Peak spring runoff expected within days | SummitDaily.com
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Peak spring runoff expected within days

BOB BERWYNsummit daily news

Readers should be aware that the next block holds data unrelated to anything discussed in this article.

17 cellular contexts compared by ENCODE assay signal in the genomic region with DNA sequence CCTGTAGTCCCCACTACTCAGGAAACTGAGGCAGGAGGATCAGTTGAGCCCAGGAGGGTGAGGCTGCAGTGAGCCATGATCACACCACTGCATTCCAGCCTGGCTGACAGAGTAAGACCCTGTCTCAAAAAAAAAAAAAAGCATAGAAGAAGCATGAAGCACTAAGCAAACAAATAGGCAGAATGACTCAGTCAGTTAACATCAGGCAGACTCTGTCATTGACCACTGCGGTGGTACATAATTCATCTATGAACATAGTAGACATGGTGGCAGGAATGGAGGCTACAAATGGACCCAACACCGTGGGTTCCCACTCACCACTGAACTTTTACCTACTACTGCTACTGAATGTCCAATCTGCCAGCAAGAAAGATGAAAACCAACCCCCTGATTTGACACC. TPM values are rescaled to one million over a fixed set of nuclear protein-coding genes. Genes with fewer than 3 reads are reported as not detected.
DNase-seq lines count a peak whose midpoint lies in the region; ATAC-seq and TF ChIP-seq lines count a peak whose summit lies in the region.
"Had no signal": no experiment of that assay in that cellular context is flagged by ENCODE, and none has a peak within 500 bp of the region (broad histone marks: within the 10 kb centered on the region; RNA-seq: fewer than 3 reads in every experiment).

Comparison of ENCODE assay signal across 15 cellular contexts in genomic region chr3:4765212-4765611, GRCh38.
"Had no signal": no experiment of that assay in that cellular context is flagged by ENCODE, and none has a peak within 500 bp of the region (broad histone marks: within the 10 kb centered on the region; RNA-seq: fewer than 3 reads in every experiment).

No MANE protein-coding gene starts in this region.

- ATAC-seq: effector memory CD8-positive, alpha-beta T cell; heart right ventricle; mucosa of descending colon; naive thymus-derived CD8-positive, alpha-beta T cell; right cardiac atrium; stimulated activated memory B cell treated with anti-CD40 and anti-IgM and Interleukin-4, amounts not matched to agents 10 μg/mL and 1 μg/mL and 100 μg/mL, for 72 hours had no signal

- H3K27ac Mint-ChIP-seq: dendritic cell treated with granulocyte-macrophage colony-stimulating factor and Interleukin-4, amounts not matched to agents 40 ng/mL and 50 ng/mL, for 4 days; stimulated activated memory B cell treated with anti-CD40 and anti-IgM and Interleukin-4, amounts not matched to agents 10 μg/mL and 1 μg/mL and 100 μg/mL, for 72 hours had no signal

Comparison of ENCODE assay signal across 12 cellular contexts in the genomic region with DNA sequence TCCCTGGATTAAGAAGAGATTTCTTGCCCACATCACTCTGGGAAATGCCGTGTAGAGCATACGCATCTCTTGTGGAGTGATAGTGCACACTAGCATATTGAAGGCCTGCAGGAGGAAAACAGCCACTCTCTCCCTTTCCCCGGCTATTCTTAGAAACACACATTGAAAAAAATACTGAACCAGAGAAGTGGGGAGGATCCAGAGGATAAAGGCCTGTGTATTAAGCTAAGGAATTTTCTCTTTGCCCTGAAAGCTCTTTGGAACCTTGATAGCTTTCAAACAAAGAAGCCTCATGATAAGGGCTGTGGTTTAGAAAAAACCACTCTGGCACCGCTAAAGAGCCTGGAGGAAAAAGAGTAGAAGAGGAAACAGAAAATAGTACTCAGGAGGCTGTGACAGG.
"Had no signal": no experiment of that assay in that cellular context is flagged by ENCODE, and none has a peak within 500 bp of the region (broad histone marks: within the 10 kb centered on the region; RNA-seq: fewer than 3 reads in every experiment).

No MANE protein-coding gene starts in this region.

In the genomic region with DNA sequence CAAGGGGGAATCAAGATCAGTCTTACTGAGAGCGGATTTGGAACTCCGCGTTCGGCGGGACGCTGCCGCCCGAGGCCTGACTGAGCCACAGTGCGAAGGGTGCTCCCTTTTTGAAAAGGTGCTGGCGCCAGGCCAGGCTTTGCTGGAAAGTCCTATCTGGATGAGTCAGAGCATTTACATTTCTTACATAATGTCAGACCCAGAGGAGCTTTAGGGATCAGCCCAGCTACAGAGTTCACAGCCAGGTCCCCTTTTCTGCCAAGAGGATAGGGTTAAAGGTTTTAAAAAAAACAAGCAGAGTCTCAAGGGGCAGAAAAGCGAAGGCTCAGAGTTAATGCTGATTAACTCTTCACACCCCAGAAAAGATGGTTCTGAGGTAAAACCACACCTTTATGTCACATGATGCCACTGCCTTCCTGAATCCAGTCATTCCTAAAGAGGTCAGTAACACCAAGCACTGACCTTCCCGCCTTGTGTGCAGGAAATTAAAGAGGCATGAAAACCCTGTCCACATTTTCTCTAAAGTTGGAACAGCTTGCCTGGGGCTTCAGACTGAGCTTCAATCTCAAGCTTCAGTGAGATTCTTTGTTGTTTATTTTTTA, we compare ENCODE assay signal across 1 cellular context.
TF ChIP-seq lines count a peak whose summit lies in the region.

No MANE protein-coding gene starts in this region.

SUMMIT COUNTY – A surge of snowmelt could roll down High Country creeks and streams as early as this weekend, bringing the potential for some localized flooding, as well as the high water eagerly awaited by kayakers and rafters.”Weather-wise, the stage is set, the plate is full and Mother Nature is going to put more on our plates,” said forecaster John Henz, who has been working closely with state flood protection officials to pinpoint the timing of anticipated high water events.Henz said temperatures could soar into the 80s in Breckenridge late this week and into the weekend. For a few days at least, there won’t be any freezing at night, and that will really unleash the runoff, Henz said.”It’s sizzle time in the High Country,” he said, anticipating that the sustained warm spell could bring peak runoff for the season. The official state forecast is still anticipating flooding in parts of the Eagle and Blue river drainages. There is no expectation of widespread catastrophic flooding, but people living close to streams should be looking for those peak flows, Henz said.Detailed snowpack maps show that several tributaries in the Blue, Eagle, White and Yampa drainages were treated very kindly by the snow gods, according to Henz. And with a hot-air mass dominating the weather the next several days, all that white stuff will turn to water.For Scott Hummer, state water commissioner for the Blue River Basin, the warning signs are also there. “Things still aren’t busting loose,” he said, referring to the coolish temps that have prevented a gradual melt in early May. An intense and prolonged spell of hot weather could send much of the runoff down from the mountains all at once.”I think it’s prudent that people ought to be aware that runoff is starting,” Hummer said. “When locals say there’s still a lot of snow up there, that gets my attention,” he said.Figures from some of the automated Snotel sites don’t tell the whole snowpack story, Hummer continued. For example, the 65 percent snowpack reading at the Grizzly Peak site doesn’t reflect the true state of the snowpack around the Snake River Basin, he said.”There’s still an awful lot of snowpack above the reservoir,” he said. Fremont Pass snowpack was at 110 percent of normal as of Monday morning, and a hand-measured site at Shrine Pass stood at 135 percent.Information on potential flooding is online at cwcb.state.co.us/Flood/.Bob Berwyn can be reached at (970) 331-5996, or at bberwyn@summitdaily.com.


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